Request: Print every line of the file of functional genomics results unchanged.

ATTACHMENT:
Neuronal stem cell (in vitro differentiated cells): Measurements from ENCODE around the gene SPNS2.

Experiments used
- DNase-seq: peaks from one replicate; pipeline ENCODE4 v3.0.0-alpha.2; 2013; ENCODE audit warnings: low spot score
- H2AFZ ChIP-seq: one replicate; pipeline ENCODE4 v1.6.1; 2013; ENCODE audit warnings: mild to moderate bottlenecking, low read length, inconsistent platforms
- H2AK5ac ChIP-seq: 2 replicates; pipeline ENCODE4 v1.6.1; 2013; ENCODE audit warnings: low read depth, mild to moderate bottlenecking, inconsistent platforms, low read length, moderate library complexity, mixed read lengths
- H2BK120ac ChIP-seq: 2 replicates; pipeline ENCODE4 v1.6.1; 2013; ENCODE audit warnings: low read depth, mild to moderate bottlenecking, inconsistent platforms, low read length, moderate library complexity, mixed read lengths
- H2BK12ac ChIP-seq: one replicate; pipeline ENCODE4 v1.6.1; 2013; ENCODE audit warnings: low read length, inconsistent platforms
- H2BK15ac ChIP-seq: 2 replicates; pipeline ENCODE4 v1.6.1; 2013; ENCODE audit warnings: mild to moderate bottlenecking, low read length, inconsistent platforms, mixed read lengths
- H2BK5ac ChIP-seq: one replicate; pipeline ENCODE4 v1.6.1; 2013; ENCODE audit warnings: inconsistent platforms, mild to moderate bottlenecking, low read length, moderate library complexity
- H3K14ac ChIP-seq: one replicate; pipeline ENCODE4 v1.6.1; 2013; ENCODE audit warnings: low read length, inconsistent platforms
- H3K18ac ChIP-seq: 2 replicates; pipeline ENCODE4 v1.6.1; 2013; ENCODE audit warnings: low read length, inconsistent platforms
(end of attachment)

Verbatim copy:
Neuronal stem cell (in vitro differentiated cells): Measurements from ENCODE around the gene SPNS2.

Experiments used
- DNase-seq: peaks from one replicate; pipeline ENCODE4 v3.0.0-alpha.2; 2013; ENCODE audit warnings: low spot score
- H2AFZ ChIP-seq: one replicate; pipeline ENCODE4 v1.6.1; 2013; ENCODE audit warnings: mild to moderate bottlenecking, low read length, inconsistent platforms
- H2AK5ac ChIP-seq: 2 replicates; pipeline ENCODE4 v1.6.1; 2013; ENCODE audit warnings: low read depth, mild to moderate bottlenecking, inconsistent platforms, low read length, moderate library complexity, mixed read lengths
- H2BK120ac ChIP-seq: 2 replicates; pipeline ENCODE4 v1.6.1; 2013; ENCODE audit warnings: low read depth, mild to moderate bottlenecking, inconsistent platforms, low read length, moderate library complexity, mixed read lengths
- H2BK12ac ChIP-seq: one replicate; pipeline ENCODE4 v1.6.1; 2013; ENCODE audit warnings: low read length, inconsistent platforms
- H2BK15ac ChIP-seq: 2 replicates; pipeline ENCODE4 v1.6.1; 2013; ENCODE audit warnings: mild to moderate bottlenecking, low read length, inconsistent platforms, mixed read lengths
- H2BK5ac ChIP-seq: one replicate; pipeline ENCODE4 v1.6.1; 2013; ENCODE audit warnings: inconsistent platforms, mild to moderate bottlenecking, low read length, moderate library complexity
- H3K14ac ChIP-seq: one replicate; pipeline ENCODE4 v1.6.1; 2013; ENCODE audit warnings: low read length, inconsistent platforms
- H3K18ac ChIP-seq: 2 replicates; pipeline ENCODE4 v1.6.1; 2013; ENCODE audit warnings: low read length, inconsistent platforms